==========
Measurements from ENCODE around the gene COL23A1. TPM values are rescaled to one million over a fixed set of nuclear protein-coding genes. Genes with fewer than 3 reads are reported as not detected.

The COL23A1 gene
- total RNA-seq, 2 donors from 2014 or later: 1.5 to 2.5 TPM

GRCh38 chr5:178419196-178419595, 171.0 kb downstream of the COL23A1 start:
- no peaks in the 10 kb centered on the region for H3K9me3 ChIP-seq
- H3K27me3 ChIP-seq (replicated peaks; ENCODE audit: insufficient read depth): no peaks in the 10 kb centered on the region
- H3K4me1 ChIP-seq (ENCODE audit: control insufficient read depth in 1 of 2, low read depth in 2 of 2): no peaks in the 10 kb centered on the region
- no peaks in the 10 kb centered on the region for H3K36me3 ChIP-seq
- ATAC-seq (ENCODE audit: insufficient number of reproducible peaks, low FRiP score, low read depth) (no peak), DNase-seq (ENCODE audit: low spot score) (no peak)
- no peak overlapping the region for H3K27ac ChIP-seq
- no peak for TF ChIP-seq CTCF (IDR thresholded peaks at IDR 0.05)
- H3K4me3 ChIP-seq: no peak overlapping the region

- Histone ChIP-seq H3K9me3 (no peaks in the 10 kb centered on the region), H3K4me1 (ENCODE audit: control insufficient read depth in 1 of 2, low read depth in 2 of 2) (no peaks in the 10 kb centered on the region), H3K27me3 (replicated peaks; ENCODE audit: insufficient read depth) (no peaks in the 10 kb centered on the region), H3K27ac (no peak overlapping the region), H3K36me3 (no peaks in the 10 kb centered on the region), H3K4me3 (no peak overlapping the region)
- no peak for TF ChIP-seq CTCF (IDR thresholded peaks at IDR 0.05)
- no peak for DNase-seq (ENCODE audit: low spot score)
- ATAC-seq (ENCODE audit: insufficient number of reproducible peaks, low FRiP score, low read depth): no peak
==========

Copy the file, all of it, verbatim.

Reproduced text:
Measurements from ENCODE around the gene COL23A1. TPM values are rescaled to one million over a fixed set of nuclear protein-coding genes. Genes with fewer than 3 reads are reported as not detected.

The COL23A1 gene
- total RNA-seq, 2 donors from 2014 or later: 1.5 to 2.5 TPM

GRCh38 chr5:178419196-178419595, 171.0 kb downstream of the COL23A1 start:
- no peaks in the 10 kb centered on the region for H3K9me3 ChIP-seq
- H3K27me3 ChIP-seq (replicated peaks; ENCODE audit: insufficient read depth): no peaks in the 10 kb centered on the region
- H3K4me1 ChIP-seq (ENCODE audit: control insufficient read depth in 1 of 2, low read depth in 2 of 2): no peaks in the 10 kb centered on the region
- no peaks in the 10 kb centered on the region for H3K36me3 ChIP-seq
- ATAC-seq (ENCODE audit: insufficient number of reproducible peaks, low FRiP score, low read depth) (no peak), DNase-seq (ENCODE audit: low spot score) (no peak)
- no peak overlapping the region for H3K27ac ChIP-seq
- no peak for TF ChIP-seq CTCF (IDR thresholded peaks at IDR 0.05)
- H3K4me3 ChIP-seq: no peak overlapping the region

- Histone ChIP-seq H3K9me3 (no peaks in the 10 kb centered on the region), H3K4me1 (ENCODE audit: control insufficient read depth in 1 of 2, low read depth in 2 of 2) (no peaks in the 10 kb centered on the region), H3K27me3 (replicated peaks; ENCODE audit: insufficient read depth) (no peaks in the 10 kb centered on the region), H3K27ac (no peak overlapping the region), H3K36me3 (no peaks in the 10 kb centered on the region), H3K4me3 (no peak overlapping the region)
- no peak for TF ChIP-seq CTCF (IDR thresholded peaks at IDR 0.05)
- no peak for DNase-seq (ENCODE audit: low spot score)
- ATAC-seq (ENCODE audit: insufficient number of reproducible peaks, low FRiP score, low read depth): no peak